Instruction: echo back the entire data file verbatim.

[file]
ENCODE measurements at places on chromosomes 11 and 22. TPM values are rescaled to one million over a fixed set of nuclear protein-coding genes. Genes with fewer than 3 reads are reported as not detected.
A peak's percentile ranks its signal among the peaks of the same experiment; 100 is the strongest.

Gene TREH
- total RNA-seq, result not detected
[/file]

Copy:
ENCODE measurements at places on chromosomes 11 and 22. TPM values are rescaled to one million over a fixed set of nuclear protein-coding genes. Genes with fewer than 3 reads are reported as not detected.
A peak's percentile ranks its signal among the peaks of the same experiment; 100 is the strongest.

Gene TREH
- total RNA-seq, result not detected